The National Green Tribunal has directed the Centre to test cosmetic products containing microbeads after a plea sought a ban on their use on the ground they are extremely dangerous for aquatic life and environment.
Microbeads ( also called microplastics ) are tiny plastic substances measuring less than five millimetres that act as exfoliators (agents which remove dead cells) on skin and teeth when used in soap, toothpaste and other products. Many brands manufacturing beauty products use microbeads.
Status of Microbeads
They are being banned internationally but Indian government has not banned them.
The United States has promulgated a ban, which will come into effect next July, on cosmetic products containing microbeads.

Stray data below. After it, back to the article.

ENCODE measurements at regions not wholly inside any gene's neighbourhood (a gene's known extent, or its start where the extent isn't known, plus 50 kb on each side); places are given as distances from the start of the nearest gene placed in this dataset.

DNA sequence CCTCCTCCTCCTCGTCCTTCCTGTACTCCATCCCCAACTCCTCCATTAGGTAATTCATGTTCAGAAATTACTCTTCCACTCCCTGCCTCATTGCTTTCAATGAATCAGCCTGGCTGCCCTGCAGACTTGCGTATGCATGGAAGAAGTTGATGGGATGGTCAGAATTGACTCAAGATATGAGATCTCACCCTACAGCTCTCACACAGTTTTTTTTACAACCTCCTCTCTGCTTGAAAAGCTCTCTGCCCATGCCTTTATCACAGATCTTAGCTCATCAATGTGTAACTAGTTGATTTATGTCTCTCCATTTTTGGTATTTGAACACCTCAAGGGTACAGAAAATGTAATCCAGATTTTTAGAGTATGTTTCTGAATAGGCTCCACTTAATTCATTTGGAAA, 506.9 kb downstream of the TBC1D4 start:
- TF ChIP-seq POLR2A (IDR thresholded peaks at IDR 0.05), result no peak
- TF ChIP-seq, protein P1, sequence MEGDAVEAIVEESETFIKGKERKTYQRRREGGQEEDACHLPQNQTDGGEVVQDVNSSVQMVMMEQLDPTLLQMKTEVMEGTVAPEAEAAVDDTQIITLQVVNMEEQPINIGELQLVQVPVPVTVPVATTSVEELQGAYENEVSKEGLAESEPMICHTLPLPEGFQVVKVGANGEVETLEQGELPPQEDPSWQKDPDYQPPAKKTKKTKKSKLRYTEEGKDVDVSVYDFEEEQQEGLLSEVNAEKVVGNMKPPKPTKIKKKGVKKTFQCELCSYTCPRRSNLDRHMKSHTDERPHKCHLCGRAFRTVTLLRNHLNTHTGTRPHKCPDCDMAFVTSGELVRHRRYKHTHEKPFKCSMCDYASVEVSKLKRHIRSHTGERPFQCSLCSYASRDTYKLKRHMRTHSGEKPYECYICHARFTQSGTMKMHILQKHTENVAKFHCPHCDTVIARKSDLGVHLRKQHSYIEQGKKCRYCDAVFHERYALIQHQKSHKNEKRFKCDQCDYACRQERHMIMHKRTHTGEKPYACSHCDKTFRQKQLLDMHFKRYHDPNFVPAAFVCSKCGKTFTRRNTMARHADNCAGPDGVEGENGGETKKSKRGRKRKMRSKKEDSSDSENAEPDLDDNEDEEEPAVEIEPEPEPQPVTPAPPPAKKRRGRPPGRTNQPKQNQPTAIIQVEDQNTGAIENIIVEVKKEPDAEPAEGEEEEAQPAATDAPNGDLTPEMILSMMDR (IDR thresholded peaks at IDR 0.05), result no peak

Over 299 million tonnes of plastic was produced worldwide in 2013 some of which made its way to oceans, costing approximately $13 billion per year in environmental damage to marine ecosystems, says a June 2015 report by the United Nations Environmental Programme that investigated the possible harm by microbeads/microplastics.
Arguments for ban
These plastics are too small to be caught by sewage treatment and water filtration techniques and they pass unchecked into rivers and seas and contaminated them. They take centuries to degrade and worse, are sometimes eaten by fish and other aquatic animals and could even make their way into human diets.